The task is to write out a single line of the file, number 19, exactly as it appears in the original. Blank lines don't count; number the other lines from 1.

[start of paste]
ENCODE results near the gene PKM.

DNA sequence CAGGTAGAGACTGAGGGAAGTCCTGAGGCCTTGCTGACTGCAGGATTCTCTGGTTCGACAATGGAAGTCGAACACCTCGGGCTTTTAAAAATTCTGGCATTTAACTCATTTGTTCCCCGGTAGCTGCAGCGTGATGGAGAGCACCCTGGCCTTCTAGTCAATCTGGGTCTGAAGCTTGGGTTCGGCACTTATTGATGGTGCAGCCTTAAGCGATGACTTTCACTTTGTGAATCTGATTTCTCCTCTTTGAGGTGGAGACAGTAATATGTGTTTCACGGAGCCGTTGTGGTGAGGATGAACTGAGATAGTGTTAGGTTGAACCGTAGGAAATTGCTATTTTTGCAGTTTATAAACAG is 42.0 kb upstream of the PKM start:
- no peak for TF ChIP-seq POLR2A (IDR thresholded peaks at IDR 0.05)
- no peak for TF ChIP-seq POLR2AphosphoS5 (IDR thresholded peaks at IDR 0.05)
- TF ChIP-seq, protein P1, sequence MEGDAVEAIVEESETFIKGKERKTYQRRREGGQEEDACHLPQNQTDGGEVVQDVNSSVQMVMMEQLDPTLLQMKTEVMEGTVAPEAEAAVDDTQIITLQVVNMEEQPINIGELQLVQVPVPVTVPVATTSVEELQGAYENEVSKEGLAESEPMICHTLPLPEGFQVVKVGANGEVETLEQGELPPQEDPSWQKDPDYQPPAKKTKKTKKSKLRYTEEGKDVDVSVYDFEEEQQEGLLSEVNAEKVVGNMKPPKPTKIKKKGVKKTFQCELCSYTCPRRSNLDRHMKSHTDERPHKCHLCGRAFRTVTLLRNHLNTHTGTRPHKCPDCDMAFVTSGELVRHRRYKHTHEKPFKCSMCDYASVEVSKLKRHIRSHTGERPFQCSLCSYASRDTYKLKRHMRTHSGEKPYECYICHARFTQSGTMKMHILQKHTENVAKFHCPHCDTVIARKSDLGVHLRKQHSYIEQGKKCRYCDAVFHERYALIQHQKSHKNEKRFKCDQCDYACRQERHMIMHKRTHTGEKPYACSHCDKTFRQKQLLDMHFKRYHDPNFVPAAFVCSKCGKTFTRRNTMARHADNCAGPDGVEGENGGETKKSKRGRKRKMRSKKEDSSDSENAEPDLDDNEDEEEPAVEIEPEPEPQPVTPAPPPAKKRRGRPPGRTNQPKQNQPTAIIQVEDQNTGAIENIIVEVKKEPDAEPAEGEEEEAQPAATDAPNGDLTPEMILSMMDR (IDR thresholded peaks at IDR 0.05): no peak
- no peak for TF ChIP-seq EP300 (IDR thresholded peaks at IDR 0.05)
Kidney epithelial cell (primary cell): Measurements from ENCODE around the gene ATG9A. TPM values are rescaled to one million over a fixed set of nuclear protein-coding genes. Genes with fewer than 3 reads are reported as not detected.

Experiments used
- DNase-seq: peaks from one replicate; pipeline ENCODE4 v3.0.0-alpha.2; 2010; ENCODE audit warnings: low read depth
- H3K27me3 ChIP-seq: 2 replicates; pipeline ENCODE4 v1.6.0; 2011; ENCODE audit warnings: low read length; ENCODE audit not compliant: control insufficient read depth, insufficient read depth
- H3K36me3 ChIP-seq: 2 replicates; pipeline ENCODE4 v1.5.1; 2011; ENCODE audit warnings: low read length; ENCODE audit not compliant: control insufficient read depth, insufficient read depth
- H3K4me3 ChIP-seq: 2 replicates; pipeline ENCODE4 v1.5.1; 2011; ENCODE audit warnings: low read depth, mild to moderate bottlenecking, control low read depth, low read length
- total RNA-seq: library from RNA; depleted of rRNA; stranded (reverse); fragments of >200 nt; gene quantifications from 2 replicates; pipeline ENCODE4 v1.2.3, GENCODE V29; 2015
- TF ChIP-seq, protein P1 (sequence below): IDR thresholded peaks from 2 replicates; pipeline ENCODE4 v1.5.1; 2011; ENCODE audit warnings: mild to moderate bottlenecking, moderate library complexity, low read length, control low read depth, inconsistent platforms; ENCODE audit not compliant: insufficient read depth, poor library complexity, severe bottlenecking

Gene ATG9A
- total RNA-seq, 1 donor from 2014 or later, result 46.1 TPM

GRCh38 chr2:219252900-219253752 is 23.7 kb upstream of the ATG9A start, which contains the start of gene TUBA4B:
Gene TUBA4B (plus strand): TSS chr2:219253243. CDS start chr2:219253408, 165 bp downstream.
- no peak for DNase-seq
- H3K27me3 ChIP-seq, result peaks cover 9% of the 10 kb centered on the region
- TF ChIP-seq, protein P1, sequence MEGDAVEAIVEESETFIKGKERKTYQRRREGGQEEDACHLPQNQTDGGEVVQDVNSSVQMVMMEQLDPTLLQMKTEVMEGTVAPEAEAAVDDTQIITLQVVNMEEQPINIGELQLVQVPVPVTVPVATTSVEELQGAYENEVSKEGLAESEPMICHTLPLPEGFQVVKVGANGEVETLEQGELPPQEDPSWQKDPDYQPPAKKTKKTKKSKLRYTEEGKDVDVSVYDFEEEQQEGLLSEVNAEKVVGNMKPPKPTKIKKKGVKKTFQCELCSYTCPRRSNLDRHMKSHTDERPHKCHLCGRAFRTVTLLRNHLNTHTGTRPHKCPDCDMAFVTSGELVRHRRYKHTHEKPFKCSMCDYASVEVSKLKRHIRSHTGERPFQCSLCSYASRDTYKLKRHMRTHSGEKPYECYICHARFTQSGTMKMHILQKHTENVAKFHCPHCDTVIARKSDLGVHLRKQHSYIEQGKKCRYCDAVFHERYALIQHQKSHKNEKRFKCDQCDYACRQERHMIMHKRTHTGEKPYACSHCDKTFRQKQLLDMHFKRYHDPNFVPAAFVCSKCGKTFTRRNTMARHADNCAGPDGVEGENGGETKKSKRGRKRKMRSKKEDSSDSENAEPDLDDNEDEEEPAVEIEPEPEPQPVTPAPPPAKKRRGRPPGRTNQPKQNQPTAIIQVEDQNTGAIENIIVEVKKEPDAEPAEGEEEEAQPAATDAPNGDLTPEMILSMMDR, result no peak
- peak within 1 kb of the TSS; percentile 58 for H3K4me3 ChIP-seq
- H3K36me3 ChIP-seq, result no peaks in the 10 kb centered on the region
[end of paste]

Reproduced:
- no peak for DNase-seq